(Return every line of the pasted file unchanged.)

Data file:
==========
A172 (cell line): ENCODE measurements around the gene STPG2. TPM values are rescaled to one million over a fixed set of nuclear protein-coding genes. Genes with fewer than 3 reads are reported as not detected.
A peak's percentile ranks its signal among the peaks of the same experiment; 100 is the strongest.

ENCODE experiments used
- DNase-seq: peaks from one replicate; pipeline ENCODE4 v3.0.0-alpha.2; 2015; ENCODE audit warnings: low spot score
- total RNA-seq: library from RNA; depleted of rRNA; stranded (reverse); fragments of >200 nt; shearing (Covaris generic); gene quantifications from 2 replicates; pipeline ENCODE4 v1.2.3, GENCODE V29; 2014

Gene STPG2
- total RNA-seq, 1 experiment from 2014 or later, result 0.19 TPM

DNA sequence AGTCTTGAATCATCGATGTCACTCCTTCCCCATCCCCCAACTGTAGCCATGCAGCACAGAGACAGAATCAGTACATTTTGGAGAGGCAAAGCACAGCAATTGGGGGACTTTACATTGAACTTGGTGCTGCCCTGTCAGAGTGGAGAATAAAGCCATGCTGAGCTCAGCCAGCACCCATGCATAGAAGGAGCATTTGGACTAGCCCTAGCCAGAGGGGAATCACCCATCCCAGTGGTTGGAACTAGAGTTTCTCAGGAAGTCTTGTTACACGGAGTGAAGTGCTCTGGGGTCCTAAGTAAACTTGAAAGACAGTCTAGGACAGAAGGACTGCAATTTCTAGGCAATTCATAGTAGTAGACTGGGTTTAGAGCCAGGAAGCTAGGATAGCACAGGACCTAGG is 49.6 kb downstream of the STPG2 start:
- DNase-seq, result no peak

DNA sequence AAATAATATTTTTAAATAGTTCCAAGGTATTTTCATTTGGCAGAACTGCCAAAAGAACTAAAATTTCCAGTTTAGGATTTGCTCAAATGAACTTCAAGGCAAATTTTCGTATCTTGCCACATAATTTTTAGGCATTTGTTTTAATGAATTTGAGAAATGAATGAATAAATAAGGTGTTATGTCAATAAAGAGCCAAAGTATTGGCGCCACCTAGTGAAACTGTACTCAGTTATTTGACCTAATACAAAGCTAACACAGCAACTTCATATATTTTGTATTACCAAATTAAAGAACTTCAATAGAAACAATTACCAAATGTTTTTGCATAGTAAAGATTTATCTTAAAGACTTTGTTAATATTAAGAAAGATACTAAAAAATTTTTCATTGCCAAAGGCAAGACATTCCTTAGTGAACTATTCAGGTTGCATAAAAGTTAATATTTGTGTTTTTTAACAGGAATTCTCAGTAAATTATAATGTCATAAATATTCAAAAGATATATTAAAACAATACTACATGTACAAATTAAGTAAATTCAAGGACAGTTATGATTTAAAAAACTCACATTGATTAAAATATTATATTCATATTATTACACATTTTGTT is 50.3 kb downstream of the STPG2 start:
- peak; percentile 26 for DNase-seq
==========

A172 (cell line): ENCODE measurements around the gene STPG2. TPM values are rescaled to one million over a fixed set of nuclear protein-coding genes. Genes with fewer than 3 reads are reported as not detected.
A peak's percentile ranks its signal among the peaks of the same experiment; 100 is the strongest.

ENCODE experiments used
- DNase-seq: peaks from one replicate; pipeline ENCODE4 v3.0.0-alpha.2; 2015; ENCODE audit warnings: low spot score
- total RNA-seq: library from RNA; depleted of rRNA; stranded (reverse); fragments of >200 nt; shearing (Covaris generic); gene quantifications from 2 replicates; pipeline ENCODE4 v1.2.3, GENCODE V29; 2014

Gene STPG2
- total RNA-seq, 1 experiment from 2014 or later, result 0.19 TPM

DNA sequence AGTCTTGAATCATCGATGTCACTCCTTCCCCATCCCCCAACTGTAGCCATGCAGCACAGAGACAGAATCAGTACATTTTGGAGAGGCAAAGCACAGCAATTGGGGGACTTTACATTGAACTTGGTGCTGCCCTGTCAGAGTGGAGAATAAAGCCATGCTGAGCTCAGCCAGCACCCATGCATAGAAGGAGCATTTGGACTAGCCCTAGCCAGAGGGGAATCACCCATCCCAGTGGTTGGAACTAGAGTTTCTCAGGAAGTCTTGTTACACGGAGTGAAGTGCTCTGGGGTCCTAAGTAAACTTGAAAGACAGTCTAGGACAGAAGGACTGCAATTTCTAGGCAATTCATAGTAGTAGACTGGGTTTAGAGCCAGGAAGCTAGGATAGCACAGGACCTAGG is 49.6 kb downstream of the STPG2 start:
- DNase-seq, result no peak

DNA sequence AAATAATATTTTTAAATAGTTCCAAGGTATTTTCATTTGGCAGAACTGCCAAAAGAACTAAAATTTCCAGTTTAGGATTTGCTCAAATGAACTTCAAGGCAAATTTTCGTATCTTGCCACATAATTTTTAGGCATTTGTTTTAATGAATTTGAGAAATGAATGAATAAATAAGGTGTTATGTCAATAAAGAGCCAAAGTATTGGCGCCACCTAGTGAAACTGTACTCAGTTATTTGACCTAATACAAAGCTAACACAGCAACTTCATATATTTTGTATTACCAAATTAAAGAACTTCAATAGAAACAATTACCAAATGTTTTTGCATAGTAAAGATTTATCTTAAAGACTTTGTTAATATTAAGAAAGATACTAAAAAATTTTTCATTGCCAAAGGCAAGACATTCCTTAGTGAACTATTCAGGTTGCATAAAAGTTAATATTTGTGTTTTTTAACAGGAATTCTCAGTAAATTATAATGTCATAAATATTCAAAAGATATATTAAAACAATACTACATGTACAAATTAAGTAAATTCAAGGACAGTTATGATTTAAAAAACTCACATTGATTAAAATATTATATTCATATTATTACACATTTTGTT is 50.3 kb downstream of the STPG2 start:
- peak; percentile 26 for DNase-seq